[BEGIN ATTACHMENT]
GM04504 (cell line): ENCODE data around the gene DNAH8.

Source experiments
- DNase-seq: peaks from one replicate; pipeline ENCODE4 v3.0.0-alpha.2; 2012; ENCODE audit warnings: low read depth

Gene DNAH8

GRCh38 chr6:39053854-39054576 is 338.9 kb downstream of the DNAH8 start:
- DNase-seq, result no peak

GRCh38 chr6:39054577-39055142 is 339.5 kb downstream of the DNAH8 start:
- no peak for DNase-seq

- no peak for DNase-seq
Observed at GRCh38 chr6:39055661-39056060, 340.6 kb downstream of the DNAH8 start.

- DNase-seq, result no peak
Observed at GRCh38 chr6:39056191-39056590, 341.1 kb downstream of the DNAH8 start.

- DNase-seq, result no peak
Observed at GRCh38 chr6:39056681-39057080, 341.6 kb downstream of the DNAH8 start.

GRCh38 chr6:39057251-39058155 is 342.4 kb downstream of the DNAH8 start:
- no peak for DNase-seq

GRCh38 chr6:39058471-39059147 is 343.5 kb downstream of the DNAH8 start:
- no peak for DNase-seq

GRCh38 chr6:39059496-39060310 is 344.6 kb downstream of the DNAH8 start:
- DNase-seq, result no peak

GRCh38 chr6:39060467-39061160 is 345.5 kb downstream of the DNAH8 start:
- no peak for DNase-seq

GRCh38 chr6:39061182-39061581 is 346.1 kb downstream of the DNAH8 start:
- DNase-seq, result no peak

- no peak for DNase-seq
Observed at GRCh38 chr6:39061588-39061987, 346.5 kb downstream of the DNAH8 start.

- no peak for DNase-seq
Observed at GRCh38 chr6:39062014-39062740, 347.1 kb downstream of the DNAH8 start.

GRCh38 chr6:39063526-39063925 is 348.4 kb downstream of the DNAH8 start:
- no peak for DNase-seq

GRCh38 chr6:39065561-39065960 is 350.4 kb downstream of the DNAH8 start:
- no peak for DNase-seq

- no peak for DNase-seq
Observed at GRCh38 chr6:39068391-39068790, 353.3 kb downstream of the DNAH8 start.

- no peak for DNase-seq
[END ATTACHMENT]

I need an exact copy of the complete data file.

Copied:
GM04504 (cell line): ENCODE data around the gene DNAH8.

Source experiments
- DNase-seq: peaks from one replicate; pipeline ENCODE4 v3.0.0-alpha.2; 2012; ENCODE audit warnings: low read depth

Gene DNAH8

GRCh38 chr6:39053854-39054576 is 338.9 kb downstream of the DNAH8 start:
- DNase-seq, result no peak

GRCh38 chr6:39054577-39055142 is 339.5 kb downstream of the DNAH8 start:
- no peak for DNase-seq

- no peak for DNase-seq
Observed at GRCh38 chr6:39055661-39056060, 340.6 kb downstream of the DNAH8 start.

- DNase-seq, result no peak
Observed at GRCh38 chr6:39056191-39056590, 341.1 kb downstream of the DNAH8 start.

- DNase-seq, result no peak
Observed at GRCh38 chr6:39056681-39057080, 341.6 kb downstream of the DNAH8 start.

GRCh38 chr6:39057251-39058155 is 342.4 kb downstream of the DNAH8 start:
- no peak for DNase-seq

GRCh38 chr6:39058471-39059147 is 343.5 kb downstream of the DNAH8 start:
- no peak for DNase-seq

GRCh38 chr6:39059496-39060310 is 344.6 kb downstream of the DNAH8 start:
- DNase-seq, result no peak

GRCh38 chr6:39060467-39061160 is 345.5 kb downstream of the DNAH8 start:
- no peak for DNase-seq

GRCh38 chr6:39061182-39061581 is 346.1 kb downstream of the DNAH8 start:
- DNase-seq, result no peak

- no peak for DNase-seq
Observed at GRCh38 chr6:39061588-39061987, 346.5 kb downstream of the DNAH8 start.

- no peak for DNase-seq
Observed at GRCh38 chr6:39062014-39062740, 347.1 kb downstream of the DNAH8 start.

GRCh38 chr6:39063526-39063925 is 348.4 kb downstream of the DNAH8 start:
- no peak for DNase-seq

GRCh38 chr6:39065561-39065960 is 350.4 kb downstream of the DNAH8 start:
- no peak for DNase-seq

- no peak for DNase-seq
Observed at GRCh38 chr6:39068391-39068790, 353.3 kb downstream of the DNAH8 start.

- no peak for DNase-seq